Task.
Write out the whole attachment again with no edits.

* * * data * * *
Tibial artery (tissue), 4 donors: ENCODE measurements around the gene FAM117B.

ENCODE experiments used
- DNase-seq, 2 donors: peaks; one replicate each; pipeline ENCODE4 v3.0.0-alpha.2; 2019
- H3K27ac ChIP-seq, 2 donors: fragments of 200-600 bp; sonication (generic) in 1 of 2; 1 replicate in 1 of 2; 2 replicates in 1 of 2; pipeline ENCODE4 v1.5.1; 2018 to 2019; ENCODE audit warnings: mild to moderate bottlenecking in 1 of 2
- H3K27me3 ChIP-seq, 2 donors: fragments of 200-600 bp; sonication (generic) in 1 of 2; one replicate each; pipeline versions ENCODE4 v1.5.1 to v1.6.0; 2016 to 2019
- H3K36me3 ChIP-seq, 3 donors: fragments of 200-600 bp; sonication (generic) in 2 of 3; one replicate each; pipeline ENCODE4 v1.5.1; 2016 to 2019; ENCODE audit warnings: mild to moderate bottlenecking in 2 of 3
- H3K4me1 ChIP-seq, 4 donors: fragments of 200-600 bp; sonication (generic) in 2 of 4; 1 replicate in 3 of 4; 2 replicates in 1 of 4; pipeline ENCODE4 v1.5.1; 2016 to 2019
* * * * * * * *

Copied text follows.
Tibial artery (tissue), 4 donors: ENCODE measurements around the gene FAM117B.

ENCODE experiments used
- DNase-seq, 2 donors: peaks; one replicate each; pipeline ENCODE4 v3.0.0-alpha.2; 2019
- H3K27ac ChIP-seq, 2 donors: fragments of 200-600 bp; sonication (generic) in 1 of 2; 1 replicate in 1 of 2; 2 replicates in 1 of 2; pipeline ENCODE4 v1.5.1; 2018 to 2019; ENCODE audit warnings: mild to moderate bottlenecking in 1 of 2
- H3K27me3 ChIP-seq, 2 donors: fragments of 200-600 bp; sonication (generic) in 1 of 2; one replicate each; pipeline versions ENCODE4 v1.5.1 to v1.6.0; 2016 to 2019
- H3K36me3 ChIP-seq, 3 donors: fragments of 200-600 bp; sonication (generic) in 2 of 3; one replicate each; pipeline ENCODE4 v1.5.1; 2016 to 2019; ENCODE audit warnings: mild to moderate bottlenecking in 2 of 3
- H3K4me1 ChIP-seq, 4 donors: fragments of 200-600 bp; sonication (generic) in 2 of 4; 1 replicate in 3 of 4; 2 replicates in 1 of 4; pipeline ENCODE4 v1.5.1; 2016 to 2019